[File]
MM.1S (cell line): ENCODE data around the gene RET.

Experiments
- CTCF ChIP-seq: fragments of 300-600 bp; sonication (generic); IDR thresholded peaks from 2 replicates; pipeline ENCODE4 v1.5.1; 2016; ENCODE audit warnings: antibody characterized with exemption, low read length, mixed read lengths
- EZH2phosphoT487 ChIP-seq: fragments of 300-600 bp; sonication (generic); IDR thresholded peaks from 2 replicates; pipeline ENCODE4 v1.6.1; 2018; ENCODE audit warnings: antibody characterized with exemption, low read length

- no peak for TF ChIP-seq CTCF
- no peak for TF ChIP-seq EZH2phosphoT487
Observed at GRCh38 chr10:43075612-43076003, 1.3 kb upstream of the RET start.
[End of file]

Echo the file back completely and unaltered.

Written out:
MM.1S (cell line): ENCODE data around the gene RET.

Experiments
- CTCF ChIP-seq: fragments of 300-600 bp; sonication (generic); IDR thresholded peaks from 2 replicates; pipeline ENCODE4 v1.5.1; 2016; ENCODE audit warnings: antibody characterized with exemption, low read length, mixed read lengths
- EZH2phosphoT487 ChIP-seq: fragments of 300-600 bp; sonication (generic); IDR thresholded peaks from 2 replicates; pipeline ENCODE4 v1.6.1; 2018; ENCODE audit warnings: antibody characterized with exemption, low read length

- no peak for TF ChIP-seq CTCF
- no peak for TF ChIP-seq EZH2phosphoT487
Observed at GRCh38 chr10:43075612-43076003, 1.3 kb upstream of the RET start.